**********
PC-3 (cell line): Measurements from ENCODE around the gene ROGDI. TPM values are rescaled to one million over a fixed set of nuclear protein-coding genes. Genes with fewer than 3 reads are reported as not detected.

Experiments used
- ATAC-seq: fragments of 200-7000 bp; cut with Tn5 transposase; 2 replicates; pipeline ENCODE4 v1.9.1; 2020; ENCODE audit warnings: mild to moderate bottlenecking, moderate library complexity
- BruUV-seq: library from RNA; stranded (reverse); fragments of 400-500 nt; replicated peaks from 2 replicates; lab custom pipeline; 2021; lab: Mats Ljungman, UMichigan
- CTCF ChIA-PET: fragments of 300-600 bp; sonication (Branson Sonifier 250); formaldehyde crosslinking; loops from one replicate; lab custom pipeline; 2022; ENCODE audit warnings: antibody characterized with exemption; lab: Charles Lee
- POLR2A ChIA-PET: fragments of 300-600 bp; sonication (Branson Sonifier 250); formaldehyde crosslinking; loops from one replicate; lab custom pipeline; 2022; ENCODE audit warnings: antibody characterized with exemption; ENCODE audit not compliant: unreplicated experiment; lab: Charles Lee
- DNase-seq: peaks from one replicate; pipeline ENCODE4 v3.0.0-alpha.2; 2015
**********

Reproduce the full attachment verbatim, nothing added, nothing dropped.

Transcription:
PC-3 (cell line): Measurements from ENCODE around the gene ROGDI. TPM values are rescaled to one million over a fixed set of nuclear protein-coding genes. Genes with fewer than 3 reads are reported as not detected.

Experiments used
- ATAC-seq: fragments of 200-7000 bp; cut with Tn5 transposase; 2 replicates; pipeline ENCODE4 v1.9.1; 2020; ENCODE audit warnings: mild to moderate bottlenecking, moderate library complexity
- BruUV-seq: library from RNA; stranded (reverse); fragments of 400-500 nt; replicated peaks from 2 replicates; lab custom pipeline; 2021; lab: Mats Ljungman, UMichigan
- CTCF ChIA-PET: fragments of 300-600 bp; sonication (Branson Sonifier 250); formaldehyde crosslinking; loops from one replicate; lab custom pipeline; 2022; ENCODE audit warnings: antibody characterized with exemption; lab: Charles Lee
- POLR2A ChIA-PET: fragments of 300-600 bp; sonication (Branson Sonifier 250); formaldehyde crosslinking; loops from one replicate; lab custom pipeline; 2022; ENCODE audit warnings: antibody characterized with exemption; ENCODE audit not compliant: unreplicated experiment; lab: Charles Lee
- DNase-seq: peaks from one replicate; pipeline ENCODE4 v3.0.0-alpha.2; 2015